A re-post from May 15:
He who sells what isn't his'n, Must buy it back or go to prison.
Wall Street speculator*
Shorts might get hurt, there are a couple scenarios where they might be forced to cover.**
More probably, longs who think they're hedged with CDS'.
Via a reader, from International Financing Review:
It’s a question that politicians have frequently asked over the past couple of years when lambasting the credit default swap market. Now, as rumours abound that Greece will look to avoid triggering CDS when restructuring its debt, even some of the instrument’s most fervent supporters are questioning its value.
Christopher Whittall reports.
Christopher Whittall reports.
Senior derivatives users, including a member of the board at the International Swaps and Derivatives Association, have warned that the intrinsic value of credit default swaps could be severely compromised if Greece restructured its debt without triggering a credit event.
As a consensus has grown among market participants that authorities will look to avoid triggering CDS when restructuring Greek bonds, market participants have been scrambling to understand the potential ramifications of such a development, with many fearing the worst.
“If there is a restructuring that doesn’t trigger CDS, that calls into question the value of the instrument,” said the ISDA board member. “If you buy CDS and it doesn’t economically protect you as expected, you will question the usefulness of that tool as a risk mitigant, and you’ll be unlikely to ever buy protection again.”
Some dispute this analysis – pointing out that Greek CDS has performed well in hedging the mark-to-market risk of Greek bonds over the past year. While conceding this to be true, other senior derivatives traders are worried that CDS will be devalued in the eyes of end-users if Greece were to sidestep a CDS restructuring event through legal manoeuvring.*That's a bit of understatement. He was probably the first great American speculator. And he knew all the tricks. In addition to his comment on short-selling he applied the term "watered stock" to finance.
It could also have more immediate repercussions for European debt. One London-based sovereign CDS trader said much peripheral sovereign bond-buying had stemmed from negative basis players in recent times (where an investor buys a bond and CDS protection in order to arbitrage differences between the two levels). These investors might not take kindly to Greek CDS not triggering.
“For the last six months, the only Greek bond buying that’s happened away from the ECB has been basis buying,” said the trader. “If you take those guys out of the equation, there would be a lot of sellers coming out of Portuguese and Irish bonds, because they would realise their CDS hedges aren’t good. If Greek debt restructures, then CDS should trigger just in terms of the economics of what it’s meant to do.”...MORE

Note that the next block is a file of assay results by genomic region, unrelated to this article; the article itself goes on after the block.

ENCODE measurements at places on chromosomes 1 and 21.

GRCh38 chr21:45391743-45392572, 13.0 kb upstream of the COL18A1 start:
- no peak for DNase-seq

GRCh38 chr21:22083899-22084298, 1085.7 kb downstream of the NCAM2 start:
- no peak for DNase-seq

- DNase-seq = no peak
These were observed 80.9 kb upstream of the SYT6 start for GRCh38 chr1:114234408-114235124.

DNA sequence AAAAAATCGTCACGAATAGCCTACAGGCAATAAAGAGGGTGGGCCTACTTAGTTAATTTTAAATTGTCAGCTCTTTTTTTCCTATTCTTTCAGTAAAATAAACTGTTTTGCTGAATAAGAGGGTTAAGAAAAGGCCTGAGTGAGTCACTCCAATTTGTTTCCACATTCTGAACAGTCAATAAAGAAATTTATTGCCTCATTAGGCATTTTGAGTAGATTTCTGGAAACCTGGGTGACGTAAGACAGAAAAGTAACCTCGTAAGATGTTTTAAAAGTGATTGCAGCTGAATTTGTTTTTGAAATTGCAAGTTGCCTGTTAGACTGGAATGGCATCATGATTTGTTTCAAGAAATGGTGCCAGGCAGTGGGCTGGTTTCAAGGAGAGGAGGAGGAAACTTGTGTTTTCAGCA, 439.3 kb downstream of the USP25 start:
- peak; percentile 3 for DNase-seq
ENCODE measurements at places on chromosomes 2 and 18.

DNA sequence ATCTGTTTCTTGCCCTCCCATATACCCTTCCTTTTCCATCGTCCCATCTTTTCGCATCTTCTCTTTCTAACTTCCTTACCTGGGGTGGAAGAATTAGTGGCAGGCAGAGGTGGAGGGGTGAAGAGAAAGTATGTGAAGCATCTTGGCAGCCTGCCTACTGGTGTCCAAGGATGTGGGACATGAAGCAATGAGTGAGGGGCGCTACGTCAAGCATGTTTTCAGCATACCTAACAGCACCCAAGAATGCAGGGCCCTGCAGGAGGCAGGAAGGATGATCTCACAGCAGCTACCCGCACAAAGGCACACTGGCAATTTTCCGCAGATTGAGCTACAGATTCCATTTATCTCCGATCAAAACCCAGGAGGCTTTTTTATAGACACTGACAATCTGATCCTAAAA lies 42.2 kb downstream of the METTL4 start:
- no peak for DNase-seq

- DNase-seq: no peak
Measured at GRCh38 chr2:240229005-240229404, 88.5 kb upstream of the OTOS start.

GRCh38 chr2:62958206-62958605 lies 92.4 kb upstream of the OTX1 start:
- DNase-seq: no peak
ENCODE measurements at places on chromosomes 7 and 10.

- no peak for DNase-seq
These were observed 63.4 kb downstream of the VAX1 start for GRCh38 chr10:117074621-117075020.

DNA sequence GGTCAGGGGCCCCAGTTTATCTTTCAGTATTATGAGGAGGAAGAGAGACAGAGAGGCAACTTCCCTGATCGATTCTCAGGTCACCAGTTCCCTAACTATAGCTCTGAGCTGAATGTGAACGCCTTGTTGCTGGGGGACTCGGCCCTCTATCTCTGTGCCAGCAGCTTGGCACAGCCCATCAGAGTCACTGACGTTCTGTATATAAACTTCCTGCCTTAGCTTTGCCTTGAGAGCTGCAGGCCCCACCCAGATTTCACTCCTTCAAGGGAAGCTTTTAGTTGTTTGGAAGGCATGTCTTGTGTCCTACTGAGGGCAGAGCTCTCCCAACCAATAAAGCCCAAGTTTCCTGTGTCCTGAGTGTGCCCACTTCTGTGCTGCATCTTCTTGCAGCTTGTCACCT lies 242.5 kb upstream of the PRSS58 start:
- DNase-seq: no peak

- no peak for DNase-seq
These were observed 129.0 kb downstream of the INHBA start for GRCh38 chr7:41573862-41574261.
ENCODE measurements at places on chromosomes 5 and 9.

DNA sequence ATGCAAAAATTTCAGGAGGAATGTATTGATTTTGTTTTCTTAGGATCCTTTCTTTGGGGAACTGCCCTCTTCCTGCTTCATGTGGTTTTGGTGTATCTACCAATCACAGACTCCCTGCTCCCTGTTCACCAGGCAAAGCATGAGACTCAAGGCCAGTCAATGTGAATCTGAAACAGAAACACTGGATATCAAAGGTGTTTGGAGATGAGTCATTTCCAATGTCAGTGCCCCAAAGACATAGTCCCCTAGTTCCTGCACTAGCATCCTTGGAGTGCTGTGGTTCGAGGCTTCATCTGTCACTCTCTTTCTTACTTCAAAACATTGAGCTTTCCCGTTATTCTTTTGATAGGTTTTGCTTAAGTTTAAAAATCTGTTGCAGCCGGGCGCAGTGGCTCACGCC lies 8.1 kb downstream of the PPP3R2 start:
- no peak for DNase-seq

In 1867 the owner of the New York Central Railroad, Cornelius Vanderbilt, decided to buy the Erie Railroad out from under Uncle Dan'l.
Drew responded by the tripling the outstanding stock with illegally issued shares.
**In 1863 Uncle Dan'l had shorted the New York & Harlem Railroad and then conspired with municipal officials (who were also short) to revoke their previously granted approval for the railroad to lay track from south of Union Square to the Battery. Vanderbilt, had been building a position starting in the $8-9 range because of the railroad's strategic value. The stock advanced to the $50 range after it became apparent that the Commodore was interested in taking control. After the City Council approved the laying of track the length of Broadway the stock advanced to $75. Enter Drew et al.
Vanderbilt absorbed every share the shorts sold to him and ended up with the entire float.
He allowed the shorts to settle at $179.
[there is some dispute whether Drew got caught in the first Harlem corner. -ed]
In 1864 Vanderbilt decided to bypass the aldermen and went to Albany to get the State's okey-dokey.
Uncle Dan got wind of the plan, went long, got the legislators on the bandwagon and ran the stock to $150.
The plan was to sell, go short and defeat the bill.
The stock dropped from $150 to $100 in two days.
This time Vanderbilt bought 137,000 of the 110,000 shares outstanding. Uh oh.
He was so pissed that this had happened again that he said he'd let the shorts out at $1000 but eventually settled at $285.
Large Investors, Price Manipulation, and Limits to
Arbitrage: An Anatomy of Market Corners
Wharton, 2006 (49 page PDF)